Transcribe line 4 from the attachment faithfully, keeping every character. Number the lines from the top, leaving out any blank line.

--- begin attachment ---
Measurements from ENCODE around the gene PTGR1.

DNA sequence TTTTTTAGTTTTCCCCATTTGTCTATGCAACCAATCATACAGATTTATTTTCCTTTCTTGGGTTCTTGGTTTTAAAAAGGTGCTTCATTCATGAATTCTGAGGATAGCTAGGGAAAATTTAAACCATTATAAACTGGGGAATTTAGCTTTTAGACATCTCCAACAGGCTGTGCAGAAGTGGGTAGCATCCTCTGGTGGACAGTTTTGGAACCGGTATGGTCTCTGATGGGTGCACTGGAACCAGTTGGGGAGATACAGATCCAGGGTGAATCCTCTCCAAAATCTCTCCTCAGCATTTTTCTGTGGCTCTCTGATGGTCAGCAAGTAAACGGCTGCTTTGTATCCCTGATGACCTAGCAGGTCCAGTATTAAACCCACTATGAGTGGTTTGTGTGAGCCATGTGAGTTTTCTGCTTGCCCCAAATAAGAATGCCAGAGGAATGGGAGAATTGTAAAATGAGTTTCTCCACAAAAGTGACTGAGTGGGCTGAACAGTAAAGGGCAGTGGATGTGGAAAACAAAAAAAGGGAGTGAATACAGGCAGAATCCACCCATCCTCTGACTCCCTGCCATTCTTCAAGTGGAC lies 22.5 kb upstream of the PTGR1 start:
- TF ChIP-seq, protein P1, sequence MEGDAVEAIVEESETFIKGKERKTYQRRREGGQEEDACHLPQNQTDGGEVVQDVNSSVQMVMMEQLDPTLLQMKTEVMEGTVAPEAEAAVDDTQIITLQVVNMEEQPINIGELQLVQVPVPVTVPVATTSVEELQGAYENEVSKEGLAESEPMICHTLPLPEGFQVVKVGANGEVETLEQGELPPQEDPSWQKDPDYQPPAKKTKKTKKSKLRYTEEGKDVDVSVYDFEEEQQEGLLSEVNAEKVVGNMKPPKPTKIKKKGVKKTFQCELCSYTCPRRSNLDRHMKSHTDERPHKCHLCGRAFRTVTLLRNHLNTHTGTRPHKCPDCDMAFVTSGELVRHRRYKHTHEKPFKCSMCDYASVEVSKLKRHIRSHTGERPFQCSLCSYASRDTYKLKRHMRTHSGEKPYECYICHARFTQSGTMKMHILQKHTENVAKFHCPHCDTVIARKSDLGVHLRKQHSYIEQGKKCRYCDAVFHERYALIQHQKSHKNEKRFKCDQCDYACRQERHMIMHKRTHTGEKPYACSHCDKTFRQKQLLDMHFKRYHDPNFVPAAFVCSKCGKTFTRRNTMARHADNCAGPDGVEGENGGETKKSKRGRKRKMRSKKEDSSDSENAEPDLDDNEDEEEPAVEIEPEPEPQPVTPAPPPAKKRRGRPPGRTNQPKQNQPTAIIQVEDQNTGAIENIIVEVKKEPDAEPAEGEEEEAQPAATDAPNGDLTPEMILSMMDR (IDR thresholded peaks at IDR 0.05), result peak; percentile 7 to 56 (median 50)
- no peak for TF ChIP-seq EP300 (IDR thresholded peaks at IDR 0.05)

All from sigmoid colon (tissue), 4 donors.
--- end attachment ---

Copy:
- no peak for TF ChIP-seq EP300 (IDR thresholded peaks at IDR 0.05)